Monday evening I had time to sit down to watch my favorite news program on TV: the PBS Newshour. One of the segments, “How the Iraq War Changed a Generation of Veterans“ was about returning veterans and their experiences. Jeffrey Brown interviewed four Iraq veterans.
One of the themes they discussed was the disconnect between the general population and veterans. Less than 1% of our population has carried the direct burden of the Iraq war. One particular comment by Marine Major P.K. Ewing hit home.
JEFFREY BROWN: And what do you think about this question of shared sacrifice, or lack of it, the disconnect that we were talking about between those who served and the rest of the country?
MAJ. P.K. EWING: I would agree there is a great deal of that.
I think it’s evidenced by the fact that, oftentimes, the only acknowledgment I get is somebody handing me a handshake and saying, “Thank you for your service.”
And I personally feel, if you are really grateful, go do something for a vet. Go volunteer for a charity. Go start one. Go help in some capacity. So, I do feel that disconnect.
“Go Do Something”
Just before Christmas I received an e-mail from a local bicycle advocate. She was passing an idea one of her colleagues had.
In her parting shot, she left me with an idea that I’d like to submit to you. Austin’s population of disabled vets is growing rapidly and many are becoming shut-ins as they struggle with PTSD, TBI and other disabilities. The traditional meeting places like VFW’s are not necessarily the right environment for those on medications, etc. The idea is to create veteran-only shop hours at YBP, similar to Ladybike in that it is run by veterans and caters to the needs of veterans. A safe, drop-in environment with people that understand their experiences, where they can volunteer and be productive in the community while being exposed to the benefits of cycling for themselves and our entire community.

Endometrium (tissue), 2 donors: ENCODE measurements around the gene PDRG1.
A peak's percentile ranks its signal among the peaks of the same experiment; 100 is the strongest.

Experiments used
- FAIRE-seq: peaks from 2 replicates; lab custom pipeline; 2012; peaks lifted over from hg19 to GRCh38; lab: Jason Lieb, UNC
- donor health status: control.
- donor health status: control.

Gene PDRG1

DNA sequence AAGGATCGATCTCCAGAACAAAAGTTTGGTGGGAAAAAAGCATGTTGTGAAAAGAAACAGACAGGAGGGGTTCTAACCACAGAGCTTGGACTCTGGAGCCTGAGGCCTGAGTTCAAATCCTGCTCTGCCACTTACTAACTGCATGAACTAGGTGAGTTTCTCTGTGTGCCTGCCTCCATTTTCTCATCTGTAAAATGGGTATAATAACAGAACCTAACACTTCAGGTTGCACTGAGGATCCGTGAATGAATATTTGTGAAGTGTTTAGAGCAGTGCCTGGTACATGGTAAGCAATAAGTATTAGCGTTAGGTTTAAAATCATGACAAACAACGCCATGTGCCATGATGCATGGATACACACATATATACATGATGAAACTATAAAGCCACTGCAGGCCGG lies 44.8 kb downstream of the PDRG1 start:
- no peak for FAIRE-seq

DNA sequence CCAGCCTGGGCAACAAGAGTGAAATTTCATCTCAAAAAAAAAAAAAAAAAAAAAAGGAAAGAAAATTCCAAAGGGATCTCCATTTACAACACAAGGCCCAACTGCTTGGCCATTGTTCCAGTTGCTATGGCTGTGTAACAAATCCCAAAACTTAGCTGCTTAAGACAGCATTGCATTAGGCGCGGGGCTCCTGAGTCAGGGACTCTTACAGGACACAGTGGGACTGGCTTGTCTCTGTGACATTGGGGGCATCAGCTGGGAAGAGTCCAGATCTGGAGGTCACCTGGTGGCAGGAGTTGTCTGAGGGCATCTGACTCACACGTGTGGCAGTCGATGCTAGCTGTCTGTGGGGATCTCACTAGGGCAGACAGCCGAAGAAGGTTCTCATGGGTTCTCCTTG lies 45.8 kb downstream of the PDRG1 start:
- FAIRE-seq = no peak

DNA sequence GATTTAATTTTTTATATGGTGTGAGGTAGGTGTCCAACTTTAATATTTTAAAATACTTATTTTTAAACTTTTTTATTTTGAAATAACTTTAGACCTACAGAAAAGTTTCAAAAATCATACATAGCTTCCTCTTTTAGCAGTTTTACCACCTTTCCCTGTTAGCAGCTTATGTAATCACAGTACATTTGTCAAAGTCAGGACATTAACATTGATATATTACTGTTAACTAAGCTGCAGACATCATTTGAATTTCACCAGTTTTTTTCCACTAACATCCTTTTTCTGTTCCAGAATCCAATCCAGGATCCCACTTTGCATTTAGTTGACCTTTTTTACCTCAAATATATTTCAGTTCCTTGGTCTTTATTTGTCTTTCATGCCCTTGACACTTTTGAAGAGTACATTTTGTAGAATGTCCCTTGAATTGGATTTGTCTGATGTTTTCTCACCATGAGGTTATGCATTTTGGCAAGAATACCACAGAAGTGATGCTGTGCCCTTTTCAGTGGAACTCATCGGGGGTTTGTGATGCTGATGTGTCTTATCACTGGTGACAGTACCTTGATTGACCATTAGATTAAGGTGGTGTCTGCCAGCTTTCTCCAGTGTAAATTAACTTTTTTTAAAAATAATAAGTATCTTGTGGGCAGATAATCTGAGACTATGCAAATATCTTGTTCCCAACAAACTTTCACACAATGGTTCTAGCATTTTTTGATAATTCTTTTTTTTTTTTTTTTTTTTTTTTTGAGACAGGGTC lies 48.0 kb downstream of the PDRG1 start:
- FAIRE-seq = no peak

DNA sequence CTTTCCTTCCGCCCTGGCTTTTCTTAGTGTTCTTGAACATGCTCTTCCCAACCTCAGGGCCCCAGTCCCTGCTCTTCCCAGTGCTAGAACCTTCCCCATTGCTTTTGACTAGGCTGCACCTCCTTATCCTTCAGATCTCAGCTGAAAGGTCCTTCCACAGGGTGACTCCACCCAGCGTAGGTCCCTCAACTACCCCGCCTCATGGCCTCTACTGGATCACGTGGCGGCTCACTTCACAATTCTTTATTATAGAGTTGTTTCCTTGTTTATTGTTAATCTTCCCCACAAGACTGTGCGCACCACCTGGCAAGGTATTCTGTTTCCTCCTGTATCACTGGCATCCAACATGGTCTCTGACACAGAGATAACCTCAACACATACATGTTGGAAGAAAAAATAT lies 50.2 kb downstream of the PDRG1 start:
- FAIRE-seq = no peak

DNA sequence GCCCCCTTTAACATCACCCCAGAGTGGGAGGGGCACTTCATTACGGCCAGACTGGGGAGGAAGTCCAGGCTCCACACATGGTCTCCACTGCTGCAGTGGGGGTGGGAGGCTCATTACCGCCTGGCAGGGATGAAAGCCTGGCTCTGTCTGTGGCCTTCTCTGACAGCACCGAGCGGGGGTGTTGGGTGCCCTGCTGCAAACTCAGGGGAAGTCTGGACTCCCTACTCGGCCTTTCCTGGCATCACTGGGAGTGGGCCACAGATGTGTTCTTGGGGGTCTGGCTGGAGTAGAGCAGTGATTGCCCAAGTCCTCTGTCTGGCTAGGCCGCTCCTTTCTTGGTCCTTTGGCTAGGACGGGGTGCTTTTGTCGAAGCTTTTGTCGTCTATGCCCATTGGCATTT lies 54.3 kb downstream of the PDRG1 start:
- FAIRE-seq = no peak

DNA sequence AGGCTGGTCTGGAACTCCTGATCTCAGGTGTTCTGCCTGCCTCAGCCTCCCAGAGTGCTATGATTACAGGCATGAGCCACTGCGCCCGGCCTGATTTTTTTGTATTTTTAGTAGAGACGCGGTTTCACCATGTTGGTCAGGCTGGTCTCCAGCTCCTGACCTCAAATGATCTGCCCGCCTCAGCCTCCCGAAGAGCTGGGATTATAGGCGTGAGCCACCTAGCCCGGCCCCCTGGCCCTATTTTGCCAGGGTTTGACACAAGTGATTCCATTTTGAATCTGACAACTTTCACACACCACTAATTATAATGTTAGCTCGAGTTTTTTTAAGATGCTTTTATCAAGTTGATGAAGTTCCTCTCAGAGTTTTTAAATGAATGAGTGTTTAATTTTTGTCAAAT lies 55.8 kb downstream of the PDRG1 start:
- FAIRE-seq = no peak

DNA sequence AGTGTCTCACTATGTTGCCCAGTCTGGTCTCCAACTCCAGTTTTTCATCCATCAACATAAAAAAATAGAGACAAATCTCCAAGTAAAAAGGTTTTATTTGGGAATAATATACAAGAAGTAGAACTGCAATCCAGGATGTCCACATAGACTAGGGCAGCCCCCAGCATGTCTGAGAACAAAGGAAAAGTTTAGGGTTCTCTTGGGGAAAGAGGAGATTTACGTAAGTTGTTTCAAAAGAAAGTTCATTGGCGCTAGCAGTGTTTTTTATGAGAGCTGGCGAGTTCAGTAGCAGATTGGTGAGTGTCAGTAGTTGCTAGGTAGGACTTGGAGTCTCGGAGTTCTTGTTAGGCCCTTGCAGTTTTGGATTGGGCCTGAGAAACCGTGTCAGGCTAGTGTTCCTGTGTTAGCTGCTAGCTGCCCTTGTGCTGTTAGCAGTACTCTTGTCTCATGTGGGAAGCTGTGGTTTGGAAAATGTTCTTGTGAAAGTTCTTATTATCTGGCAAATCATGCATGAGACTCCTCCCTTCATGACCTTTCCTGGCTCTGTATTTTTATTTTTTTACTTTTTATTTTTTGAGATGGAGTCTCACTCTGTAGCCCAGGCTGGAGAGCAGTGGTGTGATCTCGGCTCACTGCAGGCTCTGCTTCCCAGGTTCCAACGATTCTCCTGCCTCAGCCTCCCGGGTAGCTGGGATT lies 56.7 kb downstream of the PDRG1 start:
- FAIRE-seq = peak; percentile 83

Wow. I was knocked over. What an awesome idea. I immediately saw the utility of something like this.
- bicycle maintenance/volunteering can be therapeutic
- learning bicycle maintenance can be vocational
- opportunity to procure inexpensive transportation either through our earn-a-bike program or through direct donations
We do targeted closed shops like Lady Bike. This provides a welcoming, non-threatening environment to new users of the shop, especially to people not traditionally comfortable with mechanics. Some people only attend these shops; some gain confidence and comfort and join us in regular open or volunteer shops. Some have even joined the collective and have become shop coordinators.
Just An Idea
So far this is just an idea. I’ve made some inquiries with some people who do therapy with PTSD and TBI vets. Now I need to make some connections with Iraq/Afghan vets that might be interested. Then I can get a sense for the need/interest.
If you know a veteran or somebody who works with them in the Austin area, please pass this idea on. They can either contact me directly or e-mail/visit the Yellow Bike Project.